Top 16 Best TV Shows Within a Show
Americans watch a lot of TV — so much, in fact, that our beloved TV characters also watch TV. Gotta keep the shows realistic and relatable, right?
Unfortunately, a lot of the programs that exist only in our favorite fictional universes would be so much better than the garbage here in the real world. Wouldn’t you rather watch “Mock Trial With J. Reinhold” than “Judge Judy”? Or “Whoopsie Daisy” instead of “The View”? And, for that matter, wouldn’t you rather watch “The Murder of Gonzago” than “The Vagina Monologues”?
The trope has existed in some form since the days of Shakespeare, but it was with the advent of television that it became a common narrative device in storytelling — as well a vehicle to deliver hilarious characters, side plots, and cultural commentary. Here are some of our favorites:
“Sick Sad World” (“Daria”)
If you were a cynical person with a wry sense of humor and a slight superiority complex who came of age in the ’90s, chances are you loved “Daria.” And there wasn’t a fan of the series out there who didn’t wish that Jane and Daria’s show of choice, “Sick Sad World,” were actually real. Covering topics ranging from psychic Nazi hunters to ghost hookers, “Sick Sad World” is like “Coast to Coast AM” on your TV screen at prime time, instead of on your car radio at 2:45 am.
“All My Circuits” (“Futurama”)
The trite story lines and overacting of real soap operas meet an all-robot cast in “All My Circuits.” Technology may improve by the year 3000, but low-brow entertainment will always be in demand.
“The Itchy & Scratchy Show” (“The Simpsons”)
“The Itchy & Scratchy Show” is actually a “show within a show within a show,” given that it’s part of the fictional “The Krusty the Clown Show” that Bart and Lisa watch on “The Simpsons.” Based on violent cat-and-mouse cartoons such as “Tom and Jerry” and “Herman and Katnip,” the satirical duo of Itchy and Scratchy have set an even higher bar for ultra-violence. Is it possible to watch the point of the Seattle Space Needle land in Scratchy’s pupil without flinching?
“Vermont Today” (“Newhart”)
In a season two episode of “Newhart,” Bob Newhart’s character Dick Loudon is offered a slot on a local television channel to host his own show. The low-rated talk show, “Vermont Today,” gently pokes fun at those in rural areas, tackling topics such as “the world’s smallest horse.” And yes, if such a show were to actually be broadcast live in Vermont, there is no doubt that a number of people would indeed call in to contest the claim.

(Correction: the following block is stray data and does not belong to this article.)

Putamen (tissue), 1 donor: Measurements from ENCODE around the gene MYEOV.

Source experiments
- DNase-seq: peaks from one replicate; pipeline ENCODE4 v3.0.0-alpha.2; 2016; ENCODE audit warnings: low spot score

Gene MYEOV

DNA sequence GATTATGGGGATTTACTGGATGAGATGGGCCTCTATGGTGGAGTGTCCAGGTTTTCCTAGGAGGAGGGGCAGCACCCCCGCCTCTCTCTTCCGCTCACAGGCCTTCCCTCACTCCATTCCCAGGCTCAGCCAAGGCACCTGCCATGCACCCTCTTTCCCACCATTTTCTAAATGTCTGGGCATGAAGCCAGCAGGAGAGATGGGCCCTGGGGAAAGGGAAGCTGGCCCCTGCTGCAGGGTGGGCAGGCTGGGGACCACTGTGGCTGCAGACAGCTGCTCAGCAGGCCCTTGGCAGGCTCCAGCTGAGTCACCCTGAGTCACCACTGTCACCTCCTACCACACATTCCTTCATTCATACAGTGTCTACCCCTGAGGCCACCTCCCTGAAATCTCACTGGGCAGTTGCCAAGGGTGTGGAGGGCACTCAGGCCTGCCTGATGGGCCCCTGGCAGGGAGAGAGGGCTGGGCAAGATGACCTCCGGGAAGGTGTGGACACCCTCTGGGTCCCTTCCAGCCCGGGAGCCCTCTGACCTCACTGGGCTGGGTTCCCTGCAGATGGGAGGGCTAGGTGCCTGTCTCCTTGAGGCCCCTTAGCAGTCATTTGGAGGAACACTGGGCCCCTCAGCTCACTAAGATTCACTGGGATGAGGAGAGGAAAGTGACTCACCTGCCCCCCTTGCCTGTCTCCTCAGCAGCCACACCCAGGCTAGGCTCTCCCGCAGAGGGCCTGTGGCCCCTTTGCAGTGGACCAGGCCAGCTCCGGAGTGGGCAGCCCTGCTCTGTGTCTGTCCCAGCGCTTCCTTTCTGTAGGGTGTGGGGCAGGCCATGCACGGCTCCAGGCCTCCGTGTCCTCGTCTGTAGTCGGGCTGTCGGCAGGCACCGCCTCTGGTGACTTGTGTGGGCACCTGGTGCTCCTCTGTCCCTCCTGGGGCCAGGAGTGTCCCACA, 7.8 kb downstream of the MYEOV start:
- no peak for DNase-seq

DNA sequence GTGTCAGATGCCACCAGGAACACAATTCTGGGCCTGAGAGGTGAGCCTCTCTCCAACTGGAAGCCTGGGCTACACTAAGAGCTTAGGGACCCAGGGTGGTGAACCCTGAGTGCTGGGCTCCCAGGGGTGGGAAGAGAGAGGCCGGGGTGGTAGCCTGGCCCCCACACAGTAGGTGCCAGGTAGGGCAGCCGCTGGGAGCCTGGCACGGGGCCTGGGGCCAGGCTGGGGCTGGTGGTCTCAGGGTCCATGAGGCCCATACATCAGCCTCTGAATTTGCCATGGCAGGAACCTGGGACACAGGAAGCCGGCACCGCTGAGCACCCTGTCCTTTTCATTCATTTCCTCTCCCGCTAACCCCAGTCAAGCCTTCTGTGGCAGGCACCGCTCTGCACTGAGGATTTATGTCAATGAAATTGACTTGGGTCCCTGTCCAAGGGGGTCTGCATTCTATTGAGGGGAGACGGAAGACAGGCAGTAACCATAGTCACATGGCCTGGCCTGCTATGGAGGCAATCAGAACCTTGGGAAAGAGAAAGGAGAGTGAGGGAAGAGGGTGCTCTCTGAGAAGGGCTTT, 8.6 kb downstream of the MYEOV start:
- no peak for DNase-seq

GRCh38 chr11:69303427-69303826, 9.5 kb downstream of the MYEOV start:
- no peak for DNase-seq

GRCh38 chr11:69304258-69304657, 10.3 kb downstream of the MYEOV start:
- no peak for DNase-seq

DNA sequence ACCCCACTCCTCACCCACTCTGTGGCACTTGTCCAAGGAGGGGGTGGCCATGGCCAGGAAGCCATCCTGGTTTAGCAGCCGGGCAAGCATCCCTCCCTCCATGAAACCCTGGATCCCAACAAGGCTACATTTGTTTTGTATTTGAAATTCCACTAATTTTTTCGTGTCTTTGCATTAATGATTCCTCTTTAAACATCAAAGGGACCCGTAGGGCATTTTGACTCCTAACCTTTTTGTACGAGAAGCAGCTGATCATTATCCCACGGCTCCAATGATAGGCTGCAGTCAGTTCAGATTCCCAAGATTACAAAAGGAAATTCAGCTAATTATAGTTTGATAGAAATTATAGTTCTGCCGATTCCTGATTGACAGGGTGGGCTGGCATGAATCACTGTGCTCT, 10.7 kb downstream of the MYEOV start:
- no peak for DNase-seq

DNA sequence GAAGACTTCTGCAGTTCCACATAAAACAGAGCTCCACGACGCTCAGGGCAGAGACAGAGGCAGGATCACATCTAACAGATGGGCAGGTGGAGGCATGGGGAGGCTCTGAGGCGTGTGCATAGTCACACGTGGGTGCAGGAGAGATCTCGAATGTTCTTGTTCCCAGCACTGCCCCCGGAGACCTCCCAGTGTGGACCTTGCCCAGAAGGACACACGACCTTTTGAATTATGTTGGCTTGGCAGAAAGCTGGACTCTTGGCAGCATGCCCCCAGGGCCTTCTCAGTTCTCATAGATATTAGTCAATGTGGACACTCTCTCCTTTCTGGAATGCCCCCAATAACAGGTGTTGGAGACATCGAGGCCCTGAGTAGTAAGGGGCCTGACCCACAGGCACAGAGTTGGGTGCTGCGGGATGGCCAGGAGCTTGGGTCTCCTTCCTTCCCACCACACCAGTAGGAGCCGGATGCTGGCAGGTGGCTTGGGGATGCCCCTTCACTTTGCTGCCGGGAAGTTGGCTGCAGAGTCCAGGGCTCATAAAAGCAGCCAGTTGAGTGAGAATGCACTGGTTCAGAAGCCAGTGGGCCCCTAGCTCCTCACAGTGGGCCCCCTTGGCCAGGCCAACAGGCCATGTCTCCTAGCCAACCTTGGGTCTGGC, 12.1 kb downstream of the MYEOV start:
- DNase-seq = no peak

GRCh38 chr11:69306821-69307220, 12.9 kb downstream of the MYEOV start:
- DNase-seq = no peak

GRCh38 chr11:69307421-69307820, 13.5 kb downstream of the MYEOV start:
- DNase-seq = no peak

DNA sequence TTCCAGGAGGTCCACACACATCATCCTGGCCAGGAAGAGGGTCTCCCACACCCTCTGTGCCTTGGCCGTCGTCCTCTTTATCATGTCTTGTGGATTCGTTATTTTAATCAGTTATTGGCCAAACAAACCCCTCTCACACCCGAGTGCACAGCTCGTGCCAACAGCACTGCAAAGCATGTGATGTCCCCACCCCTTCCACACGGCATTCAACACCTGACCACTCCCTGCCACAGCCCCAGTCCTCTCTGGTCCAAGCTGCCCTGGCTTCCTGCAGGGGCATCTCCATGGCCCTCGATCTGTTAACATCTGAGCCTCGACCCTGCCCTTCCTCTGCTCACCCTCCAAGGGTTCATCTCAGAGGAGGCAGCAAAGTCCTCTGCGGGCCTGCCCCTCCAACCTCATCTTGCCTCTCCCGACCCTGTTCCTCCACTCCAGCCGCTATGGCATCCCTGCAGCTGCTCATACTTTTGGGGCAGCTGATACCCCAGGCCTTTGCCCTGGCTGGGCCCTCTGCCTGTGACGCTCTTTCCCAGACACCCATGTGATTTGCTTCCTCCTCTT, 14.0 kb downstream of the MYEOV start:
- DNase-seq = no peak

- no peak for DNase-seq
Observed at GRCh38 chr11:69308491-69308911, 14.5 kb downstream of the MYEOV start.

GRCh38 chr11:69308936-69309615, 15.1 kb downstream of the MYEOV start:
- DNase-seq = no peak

“Muddy Mudskipper Show” (“The Ren & Stimpy Show”)
With a theme song that parodies old Donald Duck cartoons and a titular character that lampoons Woody Woodpecker in name and jaded vaudevillian comedians in personality, “The Muddy Mudskipper Show” is a brilliant piece of satire in every facet. Even though the show was created by John Kricfalusi as a comment on the lack of originality and low quality of the bulk of children’s programming, it would have made a pretty solid series even outside the realm of Ren and Stimpy.
“The Terrance and Phillip Show” (“South Park”)
Another comment on low-brow children’s programming, “The Terrance and Phillip Show” also manages to take swipes at Canadians and overprotective parents. Like many shows within shows, it uses hyperbole to make its point, and ends up being hilarious.
“Queen of Jordan” (“30 Rock”)
Acting as social commentary of our housewife-obsessed reality TV landscape, “Queen of Jordan” did its best to completely shred all of the foul tropes that have become a hallmark of the genre, only to emerge 1,000 times more watchable than the real thing. The show was headlined by Sheri Shepherd and showcased everything from infighting and backstabbing, to cheating and catchphrases. It excelled both as a cultural indictment and as a celebration of ignorance.
“MILF Island” (“30 Rock”)
Another send up of reality TV, “MILF Island” pretty much delivered what it promised: “25 Super-hot moms, 50 eighth grade boys, no rules.” Of course, the allure of this premise proved to be too much for the characters of “30 Rock,” delaying any progress until the fictional writing team could watch the season finale.